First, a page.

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Australia's Megafauna

Discussion of the distribution and abundance of living organisms and how these properties are affected by interactions between the organisms and their environment

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Australia's Megafauna

Postby soulshine » Sat Mar 11, 2006 9:58 pm

[ sorry if its the wrong forum topic, I dunt know where it belongs ]

I have a question about Australia's Megafauna [ i am really confuse ].

When did this species of giant evolved, was it as the world approached the Ice Ages of Pleistocene or was it after?
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Postby soulshine » Mon Mar 13, 2006 5:43 am

sigh....no reply yet :(
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Postby David George » Mon Mar 13, 2006 10:05 am

I am not getting the question rightly may be you will be interested to read on the topic Islandic evolution in the evolution thread.I will tell you in short that Islands have a population of different species or the bio diversity is good because the experience isolation and hence competition between the species is more than between two different species.So there is a large biodiversity.The size does not matter it is only how good they adapt.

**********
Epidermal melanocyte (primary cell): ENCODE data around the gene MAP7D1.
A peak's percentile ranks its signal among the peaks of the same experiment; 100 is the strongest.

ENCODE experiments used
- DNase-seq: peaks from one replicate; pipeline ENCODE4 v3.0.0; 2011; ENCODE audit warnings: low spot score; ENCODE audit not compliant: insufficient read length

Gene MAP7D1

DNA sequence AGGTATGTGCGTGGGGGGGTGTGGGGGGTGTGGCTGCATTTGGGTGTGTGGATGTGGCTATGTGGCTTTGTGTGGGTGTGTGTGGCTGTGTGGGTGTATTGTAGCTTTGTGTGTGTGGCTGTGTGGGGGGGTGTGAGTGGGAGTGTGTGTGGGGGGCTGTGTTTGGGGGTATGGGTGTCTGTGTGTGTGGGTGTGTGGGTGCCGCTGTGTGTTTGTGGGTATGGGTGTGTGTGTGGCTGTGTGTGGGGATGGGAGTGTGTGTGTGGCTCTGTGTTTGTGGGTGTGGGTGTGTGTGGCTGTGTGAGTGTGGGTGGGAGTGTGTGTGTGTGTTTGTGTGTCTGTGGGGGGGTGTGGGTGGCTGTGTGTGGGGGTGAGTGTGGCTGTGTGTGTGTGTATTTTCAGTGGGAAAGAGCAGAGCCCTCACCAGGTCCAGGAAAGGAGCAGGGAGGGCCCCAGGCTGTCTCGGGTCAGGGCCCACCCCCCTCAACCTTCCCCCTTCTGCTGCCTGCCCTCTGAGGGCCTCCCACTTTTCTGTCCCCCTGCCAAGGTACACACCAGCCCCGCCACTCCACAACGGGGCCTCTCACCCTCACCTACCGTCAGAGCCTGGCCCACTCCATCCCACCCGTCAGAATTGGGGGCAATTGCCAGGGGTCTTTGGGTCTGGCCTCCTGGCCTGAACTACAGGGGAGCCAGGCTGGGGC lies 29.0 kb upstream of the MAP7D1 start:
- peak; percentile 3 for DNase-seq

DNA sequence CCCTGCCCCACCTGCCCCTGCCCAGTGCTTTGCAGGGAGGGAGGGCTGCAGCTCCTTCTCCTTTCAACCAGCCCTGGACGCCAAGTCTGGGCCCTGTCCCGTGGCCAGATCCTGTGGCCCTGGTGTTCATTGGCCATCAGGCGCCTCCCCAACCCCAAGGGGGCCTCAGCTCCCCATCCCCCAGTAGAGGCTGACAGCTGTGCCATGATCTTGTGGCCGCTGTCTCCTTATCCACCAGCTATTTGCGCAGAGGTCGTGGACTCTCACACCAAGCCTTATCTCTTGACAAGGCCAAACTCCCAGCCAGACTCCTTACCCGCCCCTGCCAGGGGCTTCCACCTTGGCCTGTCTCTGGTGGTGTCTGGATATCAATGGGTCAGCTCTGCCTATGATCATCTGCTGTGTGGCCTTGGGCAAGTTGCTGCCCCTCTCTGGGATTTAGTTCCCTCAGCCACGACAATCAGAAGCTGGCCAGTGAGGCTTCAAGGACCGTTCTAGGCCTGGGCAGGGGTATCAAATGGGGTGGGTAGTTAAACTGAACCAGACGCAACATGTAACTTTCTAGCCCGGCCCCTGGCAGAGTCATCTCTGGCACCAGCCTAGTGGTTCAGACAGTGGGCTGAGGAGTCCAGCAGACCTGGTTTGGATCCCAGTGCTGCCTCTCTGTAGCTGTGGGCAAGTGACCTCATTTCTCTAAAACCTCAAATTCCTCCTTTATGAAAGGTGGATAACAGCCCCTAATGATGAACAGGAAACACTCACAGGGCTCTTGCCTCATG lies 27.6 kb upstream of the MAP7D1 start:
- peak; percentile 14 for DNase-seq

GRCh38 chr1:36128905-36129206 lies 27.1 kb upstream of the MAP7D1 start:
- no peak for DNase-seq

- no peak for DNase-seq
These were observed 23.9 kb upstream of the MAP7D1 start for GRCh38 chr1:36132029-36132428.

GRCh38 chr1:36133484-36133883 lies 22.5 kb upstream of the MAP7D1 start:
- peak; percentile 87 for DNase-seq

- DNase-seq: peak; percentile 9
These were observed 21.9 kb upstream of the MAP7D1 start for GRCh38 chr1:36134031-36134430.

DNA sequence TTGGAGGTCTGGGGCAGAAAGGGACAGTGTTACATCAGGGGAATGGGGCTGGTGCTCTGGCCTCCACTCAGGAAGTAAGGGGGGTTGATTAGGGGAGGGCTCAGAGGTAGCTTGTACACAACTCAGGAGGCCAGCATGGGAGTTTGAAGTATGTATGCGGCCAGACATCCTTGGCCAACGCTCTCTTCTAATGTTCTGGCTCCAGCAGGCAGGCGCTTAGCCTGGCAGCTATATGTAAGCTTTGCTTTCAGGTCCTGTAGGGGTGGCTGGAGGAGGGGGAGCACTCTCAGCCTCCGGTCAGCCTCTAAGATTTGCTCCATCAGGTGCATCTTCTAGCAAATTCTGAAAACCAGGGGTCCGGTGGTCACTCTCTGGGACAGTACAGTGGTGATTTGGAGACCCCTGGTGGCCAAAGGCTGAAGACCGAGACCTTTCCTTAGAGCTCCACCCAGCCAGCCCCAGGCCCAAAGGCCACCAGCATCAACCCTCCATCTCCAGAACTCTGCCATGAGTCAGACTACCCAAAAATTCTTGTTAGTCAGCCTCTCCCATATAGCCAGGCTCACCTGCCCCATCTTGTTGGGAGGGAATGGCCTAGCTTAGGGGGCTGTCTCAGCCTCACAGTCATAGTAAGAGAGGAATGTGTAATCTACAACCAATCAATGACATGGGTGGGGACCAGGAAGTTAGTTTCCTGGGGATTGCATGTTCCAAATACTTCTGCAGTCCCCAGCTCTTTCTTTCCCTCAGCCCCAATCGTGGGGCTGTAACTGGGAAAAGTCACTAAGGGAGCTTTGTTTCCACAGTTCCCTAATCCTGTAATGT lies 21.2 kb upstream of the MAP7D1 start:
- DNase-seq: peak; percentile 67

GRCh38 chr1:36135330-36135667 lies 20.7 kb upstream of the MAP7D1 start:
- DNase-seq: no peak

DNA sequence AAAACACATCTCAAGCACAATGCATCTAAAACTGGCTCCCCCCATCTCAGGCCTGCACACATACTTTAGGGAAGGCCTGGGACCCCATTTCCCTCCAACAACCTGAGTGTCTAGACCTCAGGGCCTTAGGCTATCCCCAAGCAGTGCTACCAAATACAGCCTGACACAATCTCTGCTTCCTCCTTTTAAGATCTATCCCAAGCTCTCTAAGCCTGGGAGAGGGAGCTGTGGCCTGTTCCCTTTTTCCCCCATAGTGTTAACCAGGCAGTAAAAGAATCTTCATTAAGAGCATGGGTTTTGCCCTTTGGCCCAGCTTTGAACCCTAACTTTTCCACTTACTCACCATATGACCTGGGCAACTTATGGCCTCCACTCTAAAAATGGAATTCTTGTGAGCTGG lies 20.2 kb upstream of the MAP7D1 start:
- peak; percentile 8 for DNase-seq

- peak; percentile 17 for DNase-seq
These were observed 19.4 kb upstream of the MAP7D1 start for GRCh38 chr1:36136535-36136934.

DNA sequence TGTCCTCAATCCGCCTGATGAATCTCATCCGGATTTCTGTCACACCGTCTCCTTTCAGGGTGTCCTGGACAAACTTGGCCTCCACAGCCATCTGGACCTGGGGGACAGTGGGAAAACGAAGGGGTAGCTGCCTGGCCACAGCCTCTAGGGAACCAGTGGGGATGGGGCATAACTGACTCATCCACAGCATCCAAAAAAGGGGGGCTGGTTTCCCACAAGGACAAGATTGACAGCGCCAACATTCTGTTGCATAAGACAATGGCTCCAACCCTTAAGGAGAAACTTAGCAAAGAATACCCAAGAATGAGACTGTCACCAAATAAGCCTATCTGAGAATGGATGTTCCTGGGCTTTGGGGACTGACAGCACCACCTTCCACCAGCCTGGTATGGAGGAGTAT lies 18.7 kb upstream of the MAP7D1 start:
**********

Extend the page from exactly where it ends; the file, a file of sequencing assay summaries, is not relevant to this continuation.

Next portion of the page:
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Postby AstusAleator » Tue Mar 14, 2006 1:42 am

I would suggest googling an evolutionary timeline for australian fauna. Good luck.
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ques.

Postby rusha » Tue May 09, 2006 2:00 pm

plz tell me what is megafauna
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Re: ques.

Postby canalon » Tue May 09, 2006 3:12 pm

rusha wrote:plz tell me what is megafauna


Define: Megafauna in google would be a good start... Is it so hard to do a minimal search before asking questions whose answer can be found in half a second if you just use your brain a bit faster than you type? :evil:
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Postby vk4vfx » Tue Jun 27, 2006 7:03 pm

Megafauna is term used for very large animals, I don't know at what stage in time the Megafauna walked this continent but it would of been a fair ways back when there was giant Kangaroo and Wombat

As what David said above if you get geographical isolation new species soon evolve as in Darwins natural selection theory within the Galapagos group of islands.

Australia has some very unique flora and fauna a good example of this is the Platypus and Echidna these are what are called Monotremes they are egg laying mammals the only 2 egg laying mammals in the world, Australia's fauna have developed some incredible evolutionary adaptations to get by in this harsh environment as in our Monotremes and Marsupials are ancient forms of mammals unlike the more modern placental mammals all this lot come about when Australia broke away from Antarctica millions of years ago thus leaving us here with what we have today.

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